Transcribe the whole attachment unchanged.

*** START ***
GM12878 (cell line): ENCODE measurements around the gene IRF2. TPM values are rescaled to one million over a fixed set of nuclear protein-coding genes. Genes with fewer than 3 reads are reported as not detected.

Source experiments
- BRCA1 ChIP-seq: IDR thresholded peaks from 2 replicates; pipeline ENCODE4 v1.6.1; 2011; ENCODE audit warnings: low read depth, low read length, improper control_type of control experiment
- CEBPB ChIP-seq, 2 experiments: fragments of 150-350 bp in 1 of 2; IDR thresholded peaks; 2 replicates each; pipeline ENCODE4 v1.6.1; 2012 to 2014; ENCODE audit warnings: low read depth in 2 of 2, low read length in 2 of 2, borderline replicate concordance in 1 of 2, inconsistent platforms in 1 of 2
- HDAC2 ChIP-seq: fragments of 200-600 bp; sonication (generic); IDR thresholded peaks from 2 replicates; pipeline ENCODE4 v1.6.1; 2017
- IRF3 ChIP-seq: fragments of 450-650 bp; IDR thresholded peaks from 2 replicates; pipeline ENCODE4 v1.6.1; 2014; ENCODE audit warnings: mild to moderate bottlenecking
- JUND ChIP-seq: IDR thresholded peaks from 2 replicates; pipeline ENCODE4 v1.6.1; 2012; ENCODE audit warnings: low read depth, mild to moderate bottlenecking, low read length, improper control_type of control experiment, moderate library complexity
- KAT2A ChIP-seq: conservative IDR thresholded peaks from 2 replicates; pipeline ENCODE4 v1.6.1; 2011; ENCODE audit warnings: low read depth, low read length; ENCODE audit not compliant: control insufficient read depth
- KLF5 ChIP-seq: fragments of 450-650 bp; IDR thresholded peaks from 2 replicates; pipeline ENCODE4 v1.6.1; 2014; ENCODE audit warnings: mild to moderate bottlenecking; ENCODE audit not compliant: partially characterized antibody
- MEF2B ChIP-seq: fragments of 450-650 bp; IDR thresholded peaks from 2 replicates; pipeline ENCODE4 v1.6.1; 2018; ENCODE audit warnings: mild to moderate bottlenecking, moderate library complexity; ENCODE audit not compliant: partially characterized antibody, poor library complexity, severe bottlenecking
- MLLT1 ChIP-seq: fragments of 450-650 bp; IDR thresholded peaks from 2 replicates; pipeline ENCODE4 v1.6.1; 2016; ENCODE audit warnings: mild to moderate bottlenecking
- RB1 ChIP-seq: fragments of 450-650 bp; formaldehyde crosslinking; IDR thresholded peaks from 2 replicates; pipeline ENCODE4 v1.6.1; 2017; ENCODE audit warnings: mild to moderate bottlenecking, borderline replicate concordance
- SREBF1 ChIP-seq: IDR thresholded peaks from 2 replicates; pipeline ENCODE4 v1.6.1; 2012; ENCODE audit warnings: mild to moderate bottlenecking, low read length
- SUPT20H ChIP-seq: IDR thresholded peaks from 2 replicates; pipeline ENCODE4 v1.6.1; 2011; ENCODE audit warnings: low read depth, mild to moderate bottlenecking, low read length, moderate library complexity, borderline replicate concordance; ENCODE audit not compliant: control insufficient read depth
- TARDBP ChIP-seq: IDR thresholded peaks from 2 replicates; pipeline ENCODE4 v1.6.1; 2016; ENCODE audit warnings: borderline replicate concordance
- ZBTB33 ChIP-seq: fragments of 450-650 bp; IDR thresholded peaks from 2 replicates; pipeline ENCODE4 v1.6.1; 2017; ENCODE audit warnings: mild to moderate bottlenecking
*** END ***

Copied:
GM12878 (cell line): ENCODE measurements around the gene IRF2. TPM values are rescaled to one million over a fixed set of nuclear protein-coding genes. Genes with fewer than 3 reads are reported as not detected.

Source experiments
- BRCA1 ChIP-seq: IDR thresholded peaks from 2 replicates; pipeline ENCODE4 v1.6.1; 2011; ENCODE audit warnings: low read depth, low read length, improper control_type of control experiment
- CEBPB ChIP-seq, 2 experiments: fragments of 150-350 bp in 1 of 2; IDR thresholded peaks; 2 replicates each; pipeline ENCODE4 v1.6.1; 2012 to 2014; ENCODE audit warnings: low read depth in 2 of 2, low read length in 2 of 2, borderline replicate concordance in 1 of 2, inconsistent platforms in 1 of 2
- HDAC2 ChIP-seq: fragments of 200-600 bp; sonication (generic); IDR thresholded peaks from 2 replicates; pipeline ENCODE4 v1.6.1; 2017
- IRF3 ChIP-seq: fragments of 450-650 bp; IDR thresholded peaks from 2 replicates; pipeline ENCODE4 v1.6.1; 2014; ENCODE audit warnings: mild to moderate bottlenecking
- JUND ChIP-seq: IDR thresholded peaks from 2 replicates; pipeline ENCODE4 v1.6.1; 2012; ENCODE audit warnings: low read depth, mild to moderate bottlenecking, low read length, improper control_type of control experiment, moderate library complexity
- KAT2A ChIP-seq: conservative IDR thresholded peaks from 2 replicates; pipeline ENCODE4 v1.6.1; 2011; ENCODE audit warnings: low read depth, low read length; ENCODE audit not compliant: control insufficient read depth
- KLF5 ChIP-seq: fragments of 450-650 bp; IDR thresholded peaks from 2 replicates; pipeline ENCODE4 v1.6.1; 2014; ENCODE audit warnings: mild to moderate bottlenecking; ENCODE audit not compliant: partially characterized antibody
- MEF2B ChIP-seq: fragments of 450-650 bp; IDR thresholded peaks from 2 replicates; pipeline ENCODE4 v1.6.1; 2018; ENCODE audit warnings: mild to moderate bottlenecking, moderate library complexity; ENCODE audit not compliant: partially characterized antibody, poor library complexity, severe bottlenecking
- MLLT1 ChIP-seq: fragments of 450-650 bp; IDR thresholded peaks from 2 replicates; pipeline ENCODE4 v1.6.1; 2016; ENCODE audit warnings: mild to moderate bottlenecking
- RB1 ChIP-seq: fragments of 450-650 bp; formaldehyde crosslinking; IDR thresholded peaks from 2 replicates; pipeline ENCODE4 v1.6.1; 2017; ENCODE audit warnings: mild to moderate bottlenecking, borderline replicate concordance
- SREBF1 ChIP-seq: IDR thresholded peaks from 2 replicates; pipeline ENCODE4 v1.6.1; 2012; ENCODE audit warnings: mild to moderate bottlenecking, low read length
- SUPT20H ChIP-seq: IDR thresholded peaks from 2 replicates; pipeline ENCODE4 v1.6.1; 2011; ENCODE audit warnings: low read depth, mild to moderate bottlenecking, low read length, moderate library complexity, borderline replicate concordance; ENCODE audit not compliant: control insufficient read depth
- TARDBP ChIP-seq: IDR thresholded peaks from 2 replicates; pipeline ENCODE4 v1.6.1; 2016; ENCODE audit warnings: borderline replicate concordance
- ZBTB33 ChIP-seq: fragments of 450-650 bp; IDR thresholded peaks from 2 replicates; pipeline ENCODE4 v1.6.1; 2017; ENCODE audit warnings: mild to moderate bottlenecking